Reforms may cause suffering: Mutizwa

BUSINESS has urged government to take a cautious approach to the reform process, warning that a big-bang approach may result in unintended consequences and plunge the country into further crises.

BY Kuda Chideme

Coming from the brink, the authorities in Harare have an ambitious reform plan to revive the country’s sluggish economy, restore order to public finances after years of fiscal slippage and address chronic external imbalances that have left Zimbabwe with extreme foreign currency shortages.

Appearing before the United States Foreign Relations Sub-Committee on Africa and Global Health Policy, chairperson of the Zimbabwe Stock Exchange (ZSE), Joe Mutizwa, said though tough economic reforms are unavoidable and long overdue, their impact would cause significant pain on the intended beneficiaries.

He said there was every possibility that in the short term that disposable incomes will drop, causing liquidity to tighten and result in company closures as the reforms begin to bite.

“As Zimbabwe’s private sector, we are fully supportive of the reform programmes embarked upon by our government. We want to see more action and less rhetoric, and better co-ordination and sequencing. We will give our government support in the form of advice and constructive criticism as well as through playing our part in raising production and exports, conserving foreign currency through import substitution and improving competitiveness through cost efficiencies and value addition,” Mutizwa said.

“The observation of the private sector is that because of the above risks, the proper sequencing and pacing of the reform programme becomes crucial. A ‘big bang’ approach to economic reforms may have dire unintended consequences given the fragility of the economy. In the absence of significant international financial support, a gradual and nuanced reform process may be more appropriate”.

Mutizwa also told the committee that sanctions remained a constraint on the country’s economy and called for their removal.

“Our view as the private sector is that Zimbabwe’s government desires to strengthen its relationship with its traditional business partners which include the USA and EU (European Union). Zimbabwe has already applied to re-join the Commonwealth – a strong indicator that it wants to improve relations with the United Kingdom-led grouping and with the West in general. Sanctions present a formidable obstacle blocking the way to the resumption of these partnerships.”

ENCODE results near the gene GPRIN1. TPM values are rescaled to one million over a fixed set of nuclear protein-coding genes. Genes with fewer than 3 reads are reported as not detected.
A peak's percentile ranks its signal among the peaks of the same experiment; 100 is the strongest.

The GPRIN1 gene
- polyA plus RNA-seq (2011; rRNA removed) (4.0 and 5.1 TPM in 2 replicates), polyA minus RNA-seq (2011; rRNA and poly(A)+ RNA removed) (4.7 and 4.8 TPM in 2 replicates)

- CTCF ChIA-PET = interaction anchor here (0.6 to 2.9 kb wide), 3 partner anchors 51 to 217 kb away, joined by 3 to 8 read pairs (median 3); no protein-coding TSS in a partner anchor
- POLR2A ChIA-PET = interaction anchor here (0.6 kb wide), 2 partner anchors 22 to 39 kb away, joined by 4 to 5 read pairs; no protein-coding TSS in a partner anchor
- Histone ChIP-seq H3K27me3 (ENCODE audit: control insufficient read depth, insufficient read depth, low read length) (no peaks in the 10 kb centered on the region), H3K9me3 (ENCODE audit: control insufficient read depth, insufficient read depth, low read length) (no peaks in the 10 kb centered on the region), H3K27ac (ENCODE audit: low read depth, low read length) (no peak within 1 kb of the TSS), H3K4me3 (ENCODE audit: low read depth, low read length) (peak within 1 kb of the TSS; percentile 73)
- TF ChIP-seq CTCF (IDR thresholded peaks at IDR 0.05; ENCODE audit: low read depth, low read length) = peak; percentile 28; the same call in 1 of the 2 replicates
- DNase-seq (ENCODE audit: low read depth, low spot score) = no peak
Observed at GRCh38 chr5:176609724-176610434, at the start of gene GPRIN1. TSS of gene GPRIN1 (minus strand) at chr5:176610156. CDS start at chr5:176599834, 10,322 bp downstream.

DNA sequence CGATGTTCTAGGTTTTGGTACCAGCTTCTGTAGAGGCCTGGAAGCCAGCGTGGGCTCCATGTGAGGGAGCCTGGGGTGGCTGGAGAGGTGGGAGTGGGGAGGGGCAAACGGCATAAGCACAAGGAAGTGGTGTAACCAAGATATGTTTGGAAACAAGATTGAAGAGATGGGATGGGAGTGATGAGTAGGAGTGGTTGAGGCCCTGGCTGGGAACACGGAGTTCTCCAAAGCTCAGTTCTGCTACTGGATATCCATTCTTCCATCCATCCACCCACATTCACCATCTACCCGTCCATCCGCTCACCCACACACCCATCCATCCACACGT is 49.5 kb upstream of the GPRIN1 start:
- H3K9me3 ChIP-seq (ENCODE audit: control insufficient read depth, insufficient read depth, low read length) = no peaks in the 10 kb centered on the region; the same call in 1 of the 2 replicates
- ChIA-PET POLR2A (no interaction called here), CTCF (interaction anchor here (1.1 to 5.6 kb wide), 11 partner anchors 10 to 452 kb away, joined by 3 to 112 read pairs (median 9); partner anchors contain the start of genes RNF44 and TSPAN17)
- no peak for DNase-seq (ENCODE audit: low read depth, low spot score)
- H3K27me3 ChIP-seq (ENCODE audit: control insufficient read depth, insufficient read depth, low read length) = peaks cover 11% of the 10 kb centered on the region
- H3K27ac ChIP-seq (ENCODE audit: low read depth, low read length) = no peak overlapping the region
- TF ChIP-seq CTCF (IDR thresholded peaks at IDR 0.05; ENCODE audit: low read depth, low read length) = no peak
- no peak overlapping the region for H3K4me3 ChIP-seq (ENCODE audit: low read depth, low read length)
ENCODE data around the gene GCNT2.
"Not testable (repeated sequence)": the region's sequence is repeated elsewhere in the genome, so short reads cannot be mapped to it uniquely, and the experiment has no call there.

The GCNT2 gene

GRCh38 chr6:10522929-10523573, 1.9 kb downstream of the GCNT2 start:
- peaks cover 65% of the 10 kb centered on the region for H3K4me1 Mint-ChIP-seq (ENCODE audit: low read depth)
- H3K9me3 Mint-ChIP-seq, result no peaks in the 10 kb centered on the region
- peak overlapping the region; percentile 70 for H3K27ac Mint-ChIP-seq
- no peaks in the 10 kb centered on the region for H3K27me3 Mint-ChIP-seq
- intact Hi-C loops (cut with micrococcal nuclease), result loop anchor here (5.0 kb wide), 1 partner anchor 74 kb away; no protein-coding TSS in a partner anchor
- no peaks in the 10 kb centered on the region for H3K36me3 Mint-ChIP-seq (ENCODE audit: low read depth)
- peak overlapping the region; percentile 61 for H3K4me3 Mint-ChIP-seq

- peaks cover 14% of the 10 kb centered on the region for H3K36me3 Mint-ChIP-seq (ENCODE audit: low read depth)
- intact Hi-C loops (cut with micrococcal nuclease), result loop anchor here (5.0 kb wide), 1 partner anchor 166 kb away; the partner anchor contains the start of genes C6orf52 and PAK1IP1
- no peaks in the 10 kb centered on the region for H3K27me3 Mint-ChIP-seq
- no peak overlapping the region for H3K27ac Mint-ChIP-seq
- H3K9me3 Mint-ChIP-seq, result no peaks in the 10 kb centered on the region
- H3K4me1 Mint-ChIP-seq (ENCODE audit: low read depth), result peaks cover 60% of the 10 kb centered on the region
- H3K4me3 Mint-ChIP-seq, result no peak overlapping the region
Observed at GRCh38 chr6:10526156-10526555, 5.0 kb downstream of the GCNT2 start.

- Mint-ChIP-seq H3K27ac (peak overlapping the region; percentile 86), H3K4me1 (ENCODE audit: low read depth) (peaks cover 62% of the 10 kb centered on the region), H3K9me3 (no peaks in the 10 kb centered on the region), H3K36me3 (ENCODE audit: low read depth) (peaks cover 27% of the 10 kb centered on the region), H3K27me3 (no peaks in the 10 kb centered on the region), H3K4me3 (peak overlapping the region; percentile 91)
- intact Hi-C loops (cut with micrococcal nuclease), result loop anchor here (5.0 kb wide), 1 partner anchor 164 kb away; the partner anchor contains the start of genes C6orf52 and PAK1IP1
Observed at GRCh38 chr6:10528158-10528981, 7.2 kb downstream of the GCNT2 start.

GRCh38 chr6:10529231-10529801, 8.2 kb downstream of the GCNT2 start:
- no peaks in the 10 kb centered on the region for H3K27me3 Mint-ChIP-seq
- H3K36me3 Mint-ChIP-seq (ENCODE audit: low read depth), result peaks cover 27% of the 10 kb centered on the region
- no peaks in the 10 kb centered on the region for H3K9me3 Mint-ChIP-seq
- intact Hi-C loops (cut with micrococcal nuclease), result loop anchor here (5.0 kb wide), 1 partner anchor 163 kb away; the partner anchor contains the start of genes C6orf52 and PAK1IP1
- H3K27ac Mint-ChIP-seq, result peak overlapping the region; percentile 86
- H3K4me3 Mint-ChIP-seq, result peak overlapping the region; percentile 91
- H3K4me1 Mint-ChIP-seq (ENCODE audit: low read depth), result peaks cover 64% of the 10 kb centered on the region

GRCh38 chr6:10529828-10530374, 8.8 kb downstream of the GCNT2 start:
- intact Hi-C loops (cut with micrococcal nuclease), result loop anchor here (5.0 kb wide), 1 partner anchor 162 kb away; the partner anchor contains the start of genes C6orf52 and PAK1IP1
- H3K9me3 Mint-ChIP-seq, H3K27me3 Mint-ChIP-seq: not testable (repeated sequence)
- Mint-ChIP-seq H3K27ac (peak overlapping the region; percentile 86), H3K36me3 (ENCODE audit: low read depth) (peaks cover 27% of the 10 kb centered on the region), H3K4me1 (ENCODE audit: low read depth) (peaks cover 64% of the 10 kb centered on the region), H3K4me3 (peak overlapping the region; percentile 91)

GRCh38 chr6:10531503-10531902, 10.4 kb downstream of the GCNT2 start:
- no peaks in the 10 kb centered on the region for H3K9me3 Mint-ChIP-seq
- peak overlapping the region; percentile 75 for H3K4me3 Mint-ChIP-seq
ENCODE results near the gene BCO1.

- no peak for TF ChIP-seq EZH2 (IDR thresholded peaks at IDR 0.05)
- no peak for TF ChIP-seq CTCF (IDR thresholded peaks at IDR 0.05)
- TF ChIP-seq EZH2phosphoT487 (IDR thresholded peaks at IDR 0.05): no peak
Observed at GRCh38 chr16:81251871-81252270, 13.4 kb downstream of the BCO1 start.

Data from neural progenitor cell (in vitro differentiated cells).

Zimbabwe has been under US sanctions since the turn of the millennium after former President Robert Mugabe’s government embarked on a chaotic land reform programme, which saw white farmers being kicked off their farms.

As a result, the country has not been able to access external lines of credit, and it is estimated that Zimbabwe banks have lost more than 100 corresponding banking relationships in the process. US President Donald Trump extended sanctions against Zimbabwe in August, indicating that the US would evaluate its foreign policy on the country after elections, but the killing of six civilians in post-election clashes between demonstrators and security forces dampened hopes of having the sanctions removed.

In September, Manisha Singh, the US Assistant Secretary of State for Economic and Business Affairs, told a House of Representatives hearing that the US government would not lift sanctions against Zimbabwe until the new government of President Emmerson Mnangagwa demonstrates that it is “changing its ways”.

Currently, there are 141 entities and individuals in Zimbabwe, including Mnangagwa and Mugabe, that are under US sanctions. The EU lifted most of its sanctions in 2014, but has maintained those against Mugabe and his wife Grace.

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